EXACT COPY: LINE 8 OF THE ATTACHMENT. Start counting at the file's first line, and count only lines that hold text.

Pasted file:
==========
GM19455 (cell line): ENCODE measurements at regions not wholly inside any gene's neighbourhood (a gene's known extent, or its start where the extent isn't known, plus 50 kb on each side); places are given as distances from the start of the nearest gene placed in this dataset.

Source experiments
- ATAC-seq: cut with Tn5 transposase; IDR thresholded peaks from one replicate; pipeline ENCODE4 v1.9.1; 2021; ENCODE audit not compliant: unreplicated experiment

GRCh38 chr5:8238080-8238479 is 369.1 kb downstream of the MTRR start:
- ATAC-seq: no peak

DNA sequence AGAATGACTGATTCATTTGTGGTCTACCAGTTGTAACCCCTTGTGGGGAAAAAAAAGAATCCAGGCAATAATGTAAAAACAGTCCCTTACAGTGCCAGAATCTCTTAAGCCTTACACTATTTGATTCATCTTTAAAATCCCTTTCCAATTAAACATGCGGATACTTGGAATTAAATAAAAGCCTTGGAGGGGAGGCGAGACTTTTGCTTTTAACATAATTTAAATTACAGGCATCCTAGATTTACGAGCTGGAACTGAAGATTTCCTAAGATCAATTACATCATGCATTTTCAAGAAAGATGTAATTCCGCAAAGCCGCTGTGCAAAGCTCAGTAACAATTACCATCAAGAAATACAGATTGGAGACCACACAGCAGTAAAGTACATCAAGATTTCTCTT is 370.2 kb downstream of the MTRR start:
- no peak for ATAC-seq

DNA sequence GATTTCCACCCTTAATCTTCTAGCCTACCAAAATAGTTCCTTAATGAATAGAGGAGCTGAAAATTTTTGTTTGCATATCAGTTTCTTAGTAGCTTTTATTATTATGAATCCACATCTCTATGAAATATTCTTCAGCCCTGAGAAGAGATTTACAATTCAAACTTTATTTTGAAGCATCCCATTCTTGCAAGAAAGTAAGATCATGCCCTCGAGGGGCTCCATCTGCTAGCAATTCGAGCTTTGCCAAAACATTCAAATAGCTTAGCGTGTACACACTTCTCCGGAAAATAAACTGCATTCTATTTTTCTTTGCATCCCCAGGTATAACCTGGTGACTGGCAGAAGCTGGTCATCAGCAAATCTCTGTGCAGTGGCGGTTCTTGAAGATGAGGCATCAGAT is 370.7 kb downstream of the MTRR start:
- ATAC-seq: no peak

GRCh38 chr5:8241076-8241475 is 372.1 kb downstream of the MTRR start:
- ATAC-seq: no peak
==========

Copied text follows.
DNA sequence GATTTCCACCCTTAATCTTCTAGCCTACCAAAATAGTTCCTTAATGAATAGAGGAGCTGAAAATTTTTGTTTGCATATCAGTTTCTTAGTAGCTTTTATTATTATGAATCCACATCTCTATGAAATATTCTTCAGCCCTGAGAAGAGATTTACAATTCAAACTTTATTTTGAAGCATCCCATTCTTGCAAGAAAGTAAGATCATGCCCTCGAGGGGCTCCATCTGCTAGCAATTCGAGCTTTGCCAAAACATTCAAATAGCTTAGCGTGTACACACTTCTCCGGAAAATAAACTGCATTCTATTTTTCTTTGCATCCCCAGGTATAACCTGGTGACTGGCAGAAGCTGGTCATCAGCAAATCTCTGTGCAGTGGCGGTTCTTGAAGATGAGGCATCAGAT is 370.7 kb downstream of the MTRR start: